ACLU NEWS RELEASE * NEWS RELEASE * NEWS RELEASE * NEWS RELEASE ACLU Wins Landmark Verdict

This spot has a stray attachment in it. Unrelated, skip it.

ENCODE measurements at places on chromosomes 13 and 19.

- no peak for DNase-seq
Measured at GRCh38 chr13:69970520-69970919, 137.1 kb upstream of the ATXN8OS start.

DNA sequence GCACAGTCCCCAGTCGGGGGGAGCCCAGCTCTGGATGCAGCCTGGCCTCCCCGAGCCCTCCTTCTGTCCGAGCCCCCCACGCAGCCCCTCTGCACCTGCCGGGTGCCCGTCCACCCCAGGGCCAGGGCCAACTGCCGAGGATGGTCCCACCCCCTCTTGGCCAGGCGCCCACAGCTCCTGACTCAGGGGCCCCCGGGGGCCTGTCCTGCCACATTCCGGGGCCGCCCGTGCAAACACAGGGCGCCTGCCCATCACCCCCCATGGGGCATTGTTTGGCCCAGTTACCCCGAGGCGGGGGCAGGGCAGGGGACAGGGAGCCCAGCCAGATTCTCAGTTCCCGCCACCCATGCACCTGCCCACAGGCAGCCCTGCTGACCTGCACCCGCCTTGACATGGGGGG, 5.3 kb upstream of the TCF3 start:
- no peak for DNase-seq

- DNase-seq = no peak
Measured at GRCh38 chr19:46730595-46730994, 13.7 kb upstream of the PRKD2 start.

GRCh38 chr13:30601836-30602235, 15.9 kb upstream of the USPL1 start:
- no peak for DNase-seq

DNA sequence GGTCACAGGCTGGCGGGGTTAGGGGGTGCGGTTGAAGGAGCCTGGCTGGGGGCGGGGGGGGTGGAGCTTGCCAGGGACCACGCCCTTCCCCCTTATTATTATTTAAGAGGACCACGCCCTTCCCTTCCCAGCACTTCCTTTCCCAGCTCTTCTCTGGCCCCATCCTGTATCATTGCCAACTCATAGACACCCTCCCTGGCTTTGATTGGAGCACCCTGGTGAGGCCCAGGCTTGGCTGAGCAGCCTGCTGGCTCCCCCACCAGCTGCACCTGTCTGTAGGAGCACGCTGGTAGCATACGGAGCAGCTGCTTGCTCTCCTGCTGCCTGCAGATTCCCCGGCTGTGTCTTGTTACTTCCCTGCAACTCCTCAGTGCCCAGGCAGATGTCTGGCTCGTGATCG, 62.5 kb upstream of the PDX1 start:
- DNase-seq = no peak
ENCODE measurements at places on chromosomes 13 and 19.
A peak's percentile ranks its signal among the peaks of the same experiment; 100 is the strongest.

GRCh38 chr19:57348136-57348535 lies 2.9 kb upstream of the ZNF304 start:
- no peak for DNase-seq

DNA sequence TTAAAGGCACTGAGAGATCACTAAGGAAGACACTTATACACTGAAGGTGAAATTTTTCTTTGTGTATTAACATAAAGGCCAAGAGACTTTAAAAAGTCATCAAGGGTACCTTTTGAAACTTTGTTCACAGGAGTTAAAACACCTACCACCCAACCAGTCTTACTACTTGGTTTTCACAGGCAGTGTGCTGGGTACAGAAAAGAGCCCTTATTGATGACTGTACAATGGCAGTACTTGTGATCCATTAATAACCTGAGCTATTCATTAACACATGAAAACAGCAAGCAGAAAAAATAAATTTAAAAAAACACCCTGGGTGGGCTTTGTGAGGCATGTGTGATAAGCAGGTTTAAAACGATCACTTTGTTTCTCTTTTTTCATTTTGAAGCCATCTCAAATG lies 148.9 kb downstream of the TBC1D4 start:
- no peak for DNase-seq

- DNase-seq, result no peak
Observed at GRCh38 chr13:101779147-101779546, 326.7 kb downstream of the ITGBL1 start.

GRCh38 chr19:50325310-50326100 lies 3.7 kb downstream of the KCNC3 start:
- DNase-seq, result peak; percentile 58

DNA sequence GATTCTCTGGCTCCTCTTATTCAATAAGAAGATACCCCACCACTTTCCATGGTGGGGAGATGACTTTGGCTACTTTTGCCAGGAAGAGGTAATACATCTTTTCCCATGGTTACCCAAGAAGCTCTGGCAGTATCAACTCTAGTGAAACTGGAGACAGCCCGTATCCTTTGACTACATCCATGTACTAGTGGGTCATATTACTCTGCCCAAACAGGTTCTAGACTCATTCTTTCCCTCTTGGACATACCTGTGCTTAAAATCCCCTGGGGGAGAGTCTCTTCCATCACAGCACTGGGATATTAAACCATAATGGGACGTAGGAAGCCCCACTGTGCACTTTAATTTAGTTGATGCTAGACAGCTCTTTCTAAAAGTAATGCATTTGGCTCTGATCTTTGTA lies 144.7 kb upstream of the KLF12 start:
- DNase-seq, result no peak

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ACLU * ACLU * ACLU * ACLU * ACLU * ACLU * ACLU * ACLU * ACLU NEWS RELEASE * NEWS RELEASE * NEWS RELEASE * NEWS RELEASE ACLU Wins Landmark Verdict in AIDS Discrimination Case; Ohio Jury Awards $512,000 to Charon Estate FOR IMMEDIATE RELEASE June 14, 1994 TOLEDO -- A Federal jury today found that a doctor and a hospital in Fremont, Ohio discriminated against a man with AIDS who sought emergency medical care for a non-AIDS related allergic reaction, awarding $512,000 to the estate of Fred L. Charon. The jury found that Dr. Charles Hull and Fremont Memorial Hospital were liable for discrimination under the Federal Rehabilitation Act of 1973 and assessed $62,000 compensatory damages for pain and suffering against the hospital and Dr. Hull. The jury also imposed $150,000 in punitive damages against Dr. Hull and $300,000 in punitive damages against the hospital. "The jury has sent a strong message to doctors and hospitals around the country: AIDS discrimination is illegal and will not be tolerated," said Marc E. Elovitz of the American Civil Liberties Union national AIDS Project and counsel for the plaintiffs. "This message is especially important in 1994, with more than one million Americans infected with HIV needing medical care from the biggest cities to the smallest towns," said Ellen Simon Sacks, a partner in the law firm of Spangenberg, Shibley, Lancione & Liber of Cleveland and co-counsel in the case. "The doctor and the hospital tried to rely on any prejudices that jurors may have by suggesting that people with AIDS do not deserve the same medical treatment as everyone else," said Elovitz. "I'm glad to see that the jury did not follow this `blame the victim' defense. The laws of this country protect everyone equally, including people with AIDS." The case is believed to be the first AIDS discrimination claim under the Americans With Disabilities Act to be brought to trial. Federal District Judge John W. Potter ruled last week that he would decide on the ADA claims while the jury would address claims brought under 2 older federal laws and a state law claim for damages. The ADA was specifically designed to ensure that people with AIDS and other disabilities would be free from discrimination in hospitals, doctors offices, and other private establishments. Fred L. Charon was driving through Ohio on a vacation trip to Wisconsin in 1992 when he suffered a severe allergic reaction to medication, unrelated to his HIV status. He was rushed to the emergency room at Memorial Hospital in Fremont, Ohio, where emergency room staff began to treat him. When the admitting doctor on duty learned of Charon's AIDS diagnosis, he refused to admit him to the hospital, stating, "Once you get an AIDS patient in the hospital, you will never get him out." Mr. Charon was sent a long distance away by ambulance to another hospital. In the fall of 1992, Mr. Charon brought suit against the admitting doctor, Dr. Charles Hull and Memorial Hospital, claiming violations of the Americans With Disabilities Act, the Federal Rehabilitation Act, the Emergency Transfer and Active Labor Act, and the state common law against intentional or reckless infliction of emotional distress. Mr. Charon died on March 25, 1993. The suit has been continued by his companion, Bruce Howe, the representative of Mr. Charon's estate. --endit-- ============================================================= ACLU Free Reading Room | A publications and information resource of the gopher://aclu.org:6601 | American Civil Liberties Union National Office ftp://aclu.org | mailto:infoaclu@aclu.org | "Eternal vigilance is the price of liberty"

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